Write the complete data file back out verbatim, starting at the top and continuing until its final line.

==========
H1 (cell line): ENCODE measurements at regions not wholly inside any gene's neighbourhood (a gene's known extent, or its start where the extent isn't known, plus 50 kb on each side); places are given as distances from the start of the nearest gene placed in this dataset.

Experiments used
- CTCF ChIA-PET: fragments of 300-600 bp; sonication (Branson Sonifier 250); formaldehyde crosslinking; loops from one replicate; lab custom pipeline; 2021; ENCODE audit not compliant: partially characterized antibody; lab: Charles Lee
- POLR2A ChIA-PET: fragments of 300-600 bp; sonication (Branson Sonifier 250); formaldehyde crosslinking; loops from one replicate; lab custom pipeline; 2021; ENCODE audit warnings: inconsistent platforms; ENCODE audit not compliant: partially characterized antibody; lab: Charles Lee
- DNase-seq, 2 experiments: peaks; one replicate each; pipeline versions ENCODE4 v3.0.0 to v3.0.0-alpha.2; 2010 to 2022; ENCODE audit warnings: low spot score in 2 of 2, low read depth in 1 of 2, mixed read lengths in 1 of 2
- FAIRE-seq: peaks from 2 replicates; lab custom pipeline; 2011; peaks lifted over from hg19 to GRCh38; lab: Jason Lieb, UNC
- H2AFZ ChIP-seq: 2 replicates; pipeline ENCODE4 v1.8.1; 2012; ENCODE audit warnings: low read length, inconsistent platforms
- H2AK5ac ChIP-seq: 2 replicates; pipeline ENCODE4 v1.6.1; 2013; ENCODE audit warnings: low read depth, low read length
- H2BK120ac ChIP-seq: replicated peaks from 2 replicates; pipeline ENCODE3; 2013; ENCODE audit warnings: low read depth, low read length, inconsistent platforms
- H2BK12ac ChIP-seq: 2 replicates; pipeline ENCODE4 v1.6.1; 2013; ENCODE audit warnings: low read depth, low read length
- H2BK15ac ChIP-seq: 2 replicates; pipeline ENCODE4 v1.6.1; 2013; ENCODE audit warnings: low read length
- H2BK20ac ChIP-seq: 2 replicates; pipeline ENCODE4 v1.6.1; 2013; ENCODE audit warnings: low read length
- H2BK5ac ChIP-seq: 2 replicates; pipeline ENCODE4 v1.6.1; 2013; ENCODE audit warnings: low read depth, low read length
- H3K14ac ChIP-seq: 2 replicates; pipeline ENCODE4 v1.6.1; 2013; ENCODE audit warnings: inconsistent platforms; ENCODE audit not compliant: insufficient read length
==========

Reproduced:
H1 (cell line): ENCODE measurements at regions not wholly inside any gene's neighbourhood (a gene's known extent, or its start where the extent isn't known, plus 50 kb on each side); places are given as distances from the start of the nearest gene placed in this dataset.

Experiments used
- CTCF ChIA-PET: fragments of 300-600 bp; sonication (Branson Sonifier 250); formaldehyde crosslinking; loops from one replicate; lab custom pipeline; 2021; ENCODE audit not compliant: partially characterized antibody; lab: Charles Lee
- POLR2A ChIA-PET: fragments of 300-600 bp; sonication (Branson Sonifier 250); formaldehyde crosslinking; loops from one replicate; lab custom pipeline; 2021; ENCODE audit warnings: inconsistent platforms; ENCODE audit not compliant: partially characterized antibody; lab: Charles Lee
- DNase-seq, 2 experiments: peaks; one replicate each; pipeline versions ENCODE4 v3.0.0 to v3.0.0-alpha.2; 2010 to 2022; ENCODE audit warnings: low spot score in 2 of 2, low read depth in 1 of 2, mixed read lengths in 1 of 2
- FAIRE-seq: peaks from 2 replicates; lab custom pipeline; 2011; peaks lifted over from hg19 to GRCh38; lab: Jason Lieb, UNC
- H2AFZ ChIP-seq: 2 replicates; pipeline ENCODE4 v1.8.1; 2012; ENCODE audit warnings: low read length, inconsistent platforms
- H2AK5ac ChIP-seq: 2 replicates; pipeline ENCODE4 v1.6.1; 2013; ENCODE audit warnings: low read depth, low read length
- H2BK120ac ChIP-seq: replicated peaks from 2 replicates; pipeline ENCODE3; 2013; ENCODE audit warnings: low read depth, low read length, inconsistent platforms
- H2BK12ac ChIP-seq: 2 replicates; pipeline ENCODE4 v1.6.1; 2013; ENCODE audit warnings: low read depth, low read length
- H2BK15ac ChIP-seq: 2 replicates; pipeline ENCODE4 v1.6.1; 2013; ENCODE audit warnings: low read length
- H2BK20ac ChIP-seq: 2 replicates; pipeline ENCODE4 v1.6.1; 2013; ENCODE audit warnings: low read length
- H2BK5ac ChIP-seq: 2 replicates; pipeline ENCODE4 v1.6.1; 2013; ENCODE audit warnings: low read depth, low read length
- H3K14ac ChIP-seq: 2 replicates; pipeline ENCODE4 v1.6.1; 2013; ENCODE audit warnings: inconsistent platforms; ENCODE audit not compliant: insufficient read length